National Tall Man Lettering List

National Tall Man
Lettering List
© Commonwealth of Australia 2011 The Australian Commission on Safety and Quality in Health Care encourages the not‐for‐profit reproduction of its documents — and those of the former Council — that are available on its web site, but requires acknowledgement of ownership. You may download, display, print and reproduce this material (retaining this notice, and any headers and footers) for your personal, non‐commercial use or use within your organisation. You may alter the contents of this material to suit the purposes of your organisation. All other rights are reserved. Print ISBN To be updated Online ISBN To be updated Australian Commission on Safety and Quality in Health Care. National Tall Man Lettering List, Australian Commission on Safety and Quality in Health Care, Sydney, 2011. Requests for authorisation should be directed to the: Australian Commission on Safety and Quality in Health Care GPO Box 5480 SYDNEY NSW 2001 Tel: 02 9263 3633 Fax: 02 9263 3613 Email: [email protected]
If calling from overseas: Tel: +61 2 9263 3633 Fax: +61 2 9263 3613 National Tall Man Lettering List
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Table of contents
Section Title
Page
1
Purpose
4
2
Reducing the risk of drug selection errors
4
3
Why develop a national Tall Man lettering standard?
5
4
Developing a national Tall Man lettering standard
5
Stage 1: Compilation of an Australian list of similar drug names
5
Stage 2: Prioritisation of drug name pairs for Tall Man application
6
Stage 3:Formulating the Tall Man names
7
Stage 4: User-testing the National Tall Man Lettering List
8
Stage 5: Maintaining the National Tall Man Lettering List
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5
National Tall Man Lettering List
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6
References
14
National Tall Man Lettering List
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1. Purpose
The National Tall Man Lettering List was developed for use in Australian health services to
reduce the risk of drug selection error. Its application will allow incorporation of national
standardised Tall Man lettering into:
•
The National e-Health Transition Authority’s Australian Medicines Terminology;
•
Other electronic health initiatives.
It will also facilitate use of the technique more widely in Australia. The National Tall Man
Lettering List is the first nationally standard application of Tall Man lettering.
2. Reducing the risk of drug selection errors
It is reported that drug name confusion contributes to thousands of medication errors each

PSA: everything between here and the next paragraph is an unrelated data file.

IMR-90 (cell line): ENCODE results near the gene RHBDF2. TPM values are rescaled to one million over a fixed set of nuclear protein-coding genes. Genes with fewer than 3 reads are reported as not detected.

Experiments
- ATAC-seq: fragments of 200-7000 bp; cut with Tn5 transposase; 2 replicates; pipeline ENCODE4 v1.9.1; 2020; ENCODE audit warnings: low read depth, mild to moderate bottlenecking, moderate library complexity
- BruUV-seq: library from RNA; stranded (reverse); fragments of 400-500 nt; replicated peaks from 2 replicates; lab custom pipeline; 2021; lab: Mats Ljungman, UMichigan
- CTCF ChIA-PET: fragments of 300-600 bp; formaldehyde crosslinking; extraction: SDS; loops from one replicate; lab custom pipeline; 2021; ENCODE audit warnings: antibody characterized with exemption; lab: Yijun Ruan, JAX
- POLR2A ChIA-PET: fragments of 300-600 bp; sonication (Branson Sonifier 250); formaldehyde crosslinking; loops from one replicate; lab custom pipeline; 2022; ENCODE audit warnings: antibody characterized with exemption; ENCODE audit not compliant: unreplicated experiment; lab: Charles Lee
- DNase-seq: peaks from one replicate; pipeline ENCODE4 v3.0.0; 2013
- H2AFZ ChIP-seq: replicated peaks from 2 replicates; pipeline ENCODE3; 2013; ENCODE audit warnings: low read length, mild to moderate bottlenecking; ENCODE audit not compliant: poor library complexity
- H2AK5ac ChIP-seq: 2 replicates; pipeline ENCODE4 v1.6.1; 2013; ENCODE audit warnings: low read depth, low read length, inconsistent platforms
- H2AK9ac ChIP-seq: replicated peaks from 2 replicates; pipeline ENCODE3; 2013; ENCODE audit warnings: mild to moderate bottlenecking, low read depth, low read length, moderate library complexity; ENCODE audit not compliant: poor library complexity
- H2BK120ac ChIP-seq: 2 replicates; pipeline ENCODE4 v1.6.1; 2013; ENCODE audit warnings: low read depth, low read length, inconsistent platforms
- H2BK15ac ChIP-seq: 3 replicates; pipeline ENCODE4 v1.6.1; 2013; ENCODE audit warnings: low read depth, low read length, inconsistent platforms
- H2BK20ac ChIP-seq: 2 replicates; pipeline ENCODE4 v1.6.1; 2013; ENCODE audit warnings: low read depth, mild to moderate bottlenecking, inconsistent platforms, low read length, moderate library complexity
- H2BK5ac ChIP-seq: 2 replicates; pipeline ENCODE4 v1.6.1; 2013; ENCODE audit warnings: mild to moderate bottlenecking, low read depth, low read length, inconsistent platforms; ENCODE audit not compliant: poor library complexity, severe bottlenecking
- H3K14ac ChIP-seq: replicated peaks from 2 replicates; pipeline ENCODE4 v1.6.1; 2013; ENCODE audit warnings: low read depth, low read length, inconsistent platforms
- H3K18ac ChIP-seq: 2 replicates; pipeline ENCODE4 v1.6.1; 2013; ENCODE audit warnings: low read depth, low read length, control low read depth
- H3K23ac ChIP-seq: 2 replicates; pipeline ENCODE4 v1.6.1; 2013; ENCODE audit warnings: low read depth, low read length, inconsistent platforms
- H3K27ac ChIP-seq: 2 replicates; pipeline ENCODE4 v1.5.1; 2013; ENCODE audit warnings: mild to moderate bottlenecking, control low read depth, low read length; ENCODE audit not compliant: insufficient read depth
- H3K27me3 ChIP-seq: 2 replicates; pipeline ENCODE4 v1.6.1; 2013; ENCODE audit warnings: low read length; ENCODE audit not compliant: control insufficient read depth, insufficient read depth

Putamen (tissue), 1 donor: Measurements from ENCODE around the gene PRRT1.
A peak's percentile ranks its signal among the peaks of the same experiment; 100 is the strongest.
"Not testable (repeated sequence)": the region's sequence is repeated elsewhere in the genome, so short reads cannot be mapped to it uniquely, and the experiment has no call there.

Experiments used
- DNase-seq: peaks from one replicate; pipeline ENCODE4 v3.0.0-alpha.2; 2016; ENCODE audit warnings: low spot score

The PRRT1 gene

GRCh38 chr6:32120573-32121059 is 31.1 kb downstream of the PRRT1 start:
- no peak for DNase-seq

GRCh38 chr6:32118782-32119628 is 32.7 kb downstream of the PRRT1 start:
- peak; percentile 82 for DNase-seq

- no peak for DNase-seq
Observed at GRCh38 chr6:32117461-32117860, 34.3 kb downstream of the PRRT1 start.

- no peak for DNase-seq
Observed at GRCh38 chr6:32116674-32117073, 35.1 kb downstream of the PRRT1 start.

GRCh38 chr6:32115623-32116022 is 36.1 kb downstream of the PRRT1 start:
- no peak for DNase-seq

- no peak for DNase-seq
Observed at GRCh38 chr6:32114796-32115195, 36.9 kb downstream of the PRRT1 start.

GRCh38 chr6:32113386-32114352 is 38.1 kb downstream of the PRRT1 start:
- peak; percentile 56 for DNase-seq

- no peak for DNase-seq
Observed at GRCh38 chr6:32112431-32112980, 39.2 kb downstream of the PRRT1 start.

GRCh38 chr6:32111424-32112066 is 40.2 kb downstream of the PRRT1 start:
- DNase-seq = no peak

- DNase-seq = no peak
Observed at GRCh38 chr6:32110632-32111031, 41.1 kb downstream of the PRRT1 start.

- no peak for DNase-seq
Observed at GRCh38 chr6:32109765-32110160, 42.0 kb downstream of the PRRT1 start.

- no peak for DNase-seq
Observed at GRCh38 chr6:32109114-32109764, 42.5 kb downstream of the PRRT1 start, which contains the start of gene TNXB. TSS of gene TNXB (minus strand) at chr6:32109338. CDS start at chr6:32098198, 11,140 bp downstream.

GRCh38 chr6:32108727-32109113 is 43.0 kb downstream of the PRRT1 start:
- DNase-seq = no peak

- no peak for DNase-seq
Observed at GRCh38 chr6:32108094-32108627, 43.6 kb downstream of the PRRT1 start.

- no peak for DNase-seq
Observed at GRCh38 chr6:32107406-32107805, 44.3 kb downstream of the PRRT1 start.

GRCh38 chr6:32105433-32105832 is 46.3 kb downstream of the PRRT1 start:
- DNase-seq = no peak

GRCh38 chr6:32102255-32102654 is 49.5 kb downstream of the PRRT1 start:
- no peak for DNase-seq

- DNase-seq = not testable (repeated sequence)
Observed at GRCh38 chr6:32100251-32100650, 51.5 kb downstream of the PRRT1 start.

year,1 some causing significant patient harm.2 Numerous lists of confusable drug names
have been published in Australia and overseas.3-6 These lists highlight the similarities
between many pairs and groups of medicines currently marketed.
Tall Man lettering is a typographic technique that uses selective capitalisation to help make
similar looking drug names more easily differentiable.7-9
The Australian Commission on Safety and Quality in Health Care (the Commission) supports
the use of Tall Man lettering as part of a multi-faceted approach to reduce the risks
associated with confusable drug names. Other interventions, such as the use of bar-code
verification and thorough pre-market assessment processes also make valuable contributions
to overall risk reduction and should be pursued by health care providers.
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3. Why develop a national Tall Man lettering
standard?
The objectives of developing a national standard for Tall Man lettering are to:
•
Prevent the proliferation of various lists of Tall Man names, which may lead to
inconsistency in the application of the technique and result in confusion amongst
clinicians, software vendors, regulators and the pharmaceutical industry;
•
Ensure that the best available scientific evidence is used to support the
development of Tall Man names; and
•
Provide credibility to the technique as a tool that can be used to help reduce the
risks associated with look-alike, sound-alike drug names.
It is envisaged that the standard will be incorporated into medical software in such a way as
to enable the presentation of selected (high priority) drug names in Tall Man format in a
variety of settings such as prescribing and dispensing software.
It is intended to reduce the risk of drug name selection errors during prescribing or
dispensing. In addition, pharmacies will be able to generate shelf labels with Tall Man
lettering for use in pharmacies and hospital wards to reduce the risk of the wrong drug
product being selected.
4. Developing a national Tall Man lettering standard
The project to develop national Tall Man lettering proceeded in five stages during 2010 and
2011.
Stage 1: Compilation of an Australian list of similar drug names
This stage aimed to produce a comprehensive list of similar medicines names relevant to the
Australian health care system. Names to be included in the Tall Man standard were
subsequently selected from this list.
In order to assemble a comprehensive list of similar medicines names, a variety of